• The Harms of Verbal and Textual Hatred.

      Asquith, Nicole (Praeger, 2009-02)
      Traditional Millian theory posits that free speech is the most important mechanism to achieve a greater tolerance of difference and thus create a dynamic marketplace for truth to flourish. In responding to maledictive hate, theorists such as Gelber (2002) and Butler (1997) have recommended that marginalized speech actors engage with a process of speaking back, of returning the gaze to make perpetrators¿ contributions to the marketplace of ideas marginal and aberrant. However, as will be demonstrated by an analysis of maledictive force and effects, the ideal speech situations of communicative action theory, and the recasting of terms of abuse by ¿speaking back¿, require both rational speech actors ¿something clearly absent in many acts of maledictive hate¿and an institutional validation of the authenticity of marginalized subjects and their speech. Constructing new truths in the marketplace of ideas is both socially and politically contingent. As such, the capacity for marginalized subjects to contribute to the marketplace rests on their ability to be able to speak with authority and to be authorized to speak.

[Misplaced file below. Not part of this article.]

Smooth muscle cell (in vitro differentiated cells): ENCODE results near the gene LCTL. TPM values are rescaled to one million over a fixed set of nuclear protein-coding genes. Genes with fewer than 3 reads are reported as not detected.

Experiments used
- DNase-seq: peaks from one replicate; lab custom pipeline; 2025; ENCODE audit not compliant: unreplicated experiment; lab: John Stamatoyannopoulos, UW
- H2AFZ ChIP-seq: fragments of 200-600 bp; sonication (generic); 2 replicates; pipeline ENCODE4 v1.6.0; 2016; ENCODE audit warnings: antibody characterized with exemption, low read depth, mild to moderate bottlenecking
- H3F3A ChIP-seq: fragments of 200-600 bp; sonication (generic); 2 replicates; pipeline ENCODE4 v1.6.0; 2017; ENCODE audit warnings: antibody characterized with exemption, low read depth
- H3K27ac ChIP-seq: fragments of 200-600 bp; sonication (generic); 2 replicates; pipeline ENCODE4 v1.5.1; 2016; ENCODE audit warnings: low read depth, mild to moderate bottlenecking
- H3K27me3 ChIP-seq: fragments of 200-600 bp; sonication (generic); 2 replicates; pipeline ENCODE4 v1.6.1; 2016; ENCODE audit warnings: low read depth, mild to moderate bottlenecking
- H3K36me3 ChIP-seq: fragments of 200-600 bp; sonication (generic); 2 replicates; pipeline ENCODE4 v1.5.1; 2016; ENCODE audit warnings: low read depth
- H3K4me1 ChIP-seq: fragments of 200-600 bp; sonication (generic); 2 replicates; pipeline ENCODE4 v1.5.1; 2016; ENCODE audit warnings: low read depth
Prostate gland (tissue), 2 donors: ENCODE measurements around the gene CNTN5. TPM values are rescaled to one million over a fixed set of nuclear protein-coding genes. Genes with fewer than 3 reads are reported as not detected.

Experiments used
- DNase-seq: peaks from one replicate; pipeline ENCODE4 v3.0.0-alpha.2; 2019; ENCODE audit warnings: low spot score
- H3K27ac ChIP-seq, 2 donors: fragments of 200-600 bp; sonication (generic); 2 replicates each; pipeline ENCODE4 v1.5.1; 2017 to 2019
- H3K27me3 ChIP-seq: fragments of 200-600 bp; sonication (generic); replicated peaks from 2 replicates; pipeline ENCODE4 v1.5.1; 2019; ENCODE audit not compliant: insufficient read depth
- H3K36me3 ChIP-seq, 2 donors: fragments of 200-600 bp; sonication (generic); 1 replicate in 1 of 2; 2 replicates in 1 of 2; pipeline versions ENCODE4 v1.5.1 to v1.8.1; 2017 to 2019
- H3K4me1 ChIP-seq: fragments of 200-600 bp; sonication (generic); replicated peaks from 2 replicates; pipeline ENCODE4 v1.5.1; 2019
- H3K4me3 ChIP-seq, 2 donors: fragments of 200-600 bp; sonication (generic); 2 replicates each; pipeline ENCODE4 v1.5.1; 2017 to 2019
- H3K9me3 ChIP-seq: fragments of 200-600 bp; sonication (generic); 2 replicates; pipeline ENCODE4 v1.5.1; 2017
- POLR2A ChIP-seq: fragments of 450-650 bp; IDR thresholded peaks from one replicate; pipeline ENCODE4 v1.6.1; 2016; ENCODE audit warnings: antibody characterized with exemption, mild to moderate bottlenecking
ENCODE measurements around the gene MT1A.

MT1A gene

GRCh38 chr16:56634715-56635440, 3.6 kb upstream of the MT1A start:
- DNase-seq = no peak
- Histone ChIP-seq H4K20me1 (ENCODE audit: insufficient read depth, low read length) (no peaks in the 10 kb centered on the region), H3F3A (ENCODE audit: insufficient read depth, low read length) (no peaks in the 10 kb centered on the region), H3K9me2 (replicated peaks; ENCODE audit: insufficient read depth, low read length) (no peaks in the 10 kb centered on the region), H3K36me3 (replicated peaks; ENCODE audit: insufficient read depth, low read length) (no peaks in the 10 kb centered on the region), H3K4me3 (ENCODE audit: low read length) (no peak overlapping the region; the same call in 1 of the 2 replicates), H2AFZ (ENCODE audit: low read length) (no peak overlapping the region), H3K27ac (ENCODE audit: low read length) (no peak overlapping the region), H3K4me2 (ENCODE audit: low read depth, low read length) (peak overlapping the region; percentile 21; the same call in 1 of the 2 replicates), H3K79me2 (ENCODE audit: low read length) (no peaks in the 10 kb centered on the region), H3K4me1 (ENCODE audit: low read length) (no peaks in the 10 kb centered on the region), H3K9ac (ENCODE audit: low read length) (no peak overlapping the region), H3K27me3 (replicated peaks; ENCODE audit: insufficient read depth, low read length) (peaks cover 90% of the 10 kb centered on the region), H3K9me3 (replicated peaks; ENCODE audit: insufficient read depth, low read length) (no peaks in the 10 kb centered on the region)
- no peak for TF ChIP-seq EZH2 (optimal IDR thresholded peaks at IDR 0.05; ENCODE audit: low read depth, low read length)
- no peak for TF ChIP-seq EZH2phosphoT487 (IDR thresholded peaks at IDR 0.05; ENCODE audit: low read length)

• Race riots on the beach: A case for criminalising hate speech?

      Asquith, Nicole (British Society of Criminology, 2008-12)
      This paper analyses the verbal and textual hostility employed by rioters, politicians and the media in Sydney (Australia) in December 2005 in the battle over Sutherland Shire¿s Cronulla Beach. By better understanding the linguistic conventions underlying all forms of maledictive hate, we are better able to address the false antimonies between free speech and the regulation of speech. It is also argued that understanding the harms of hate speech provides us with the tools necessary to create a more responsive framework for criminalising some forms of hate speech as a preliminary process in reducing or eliminating hate violence.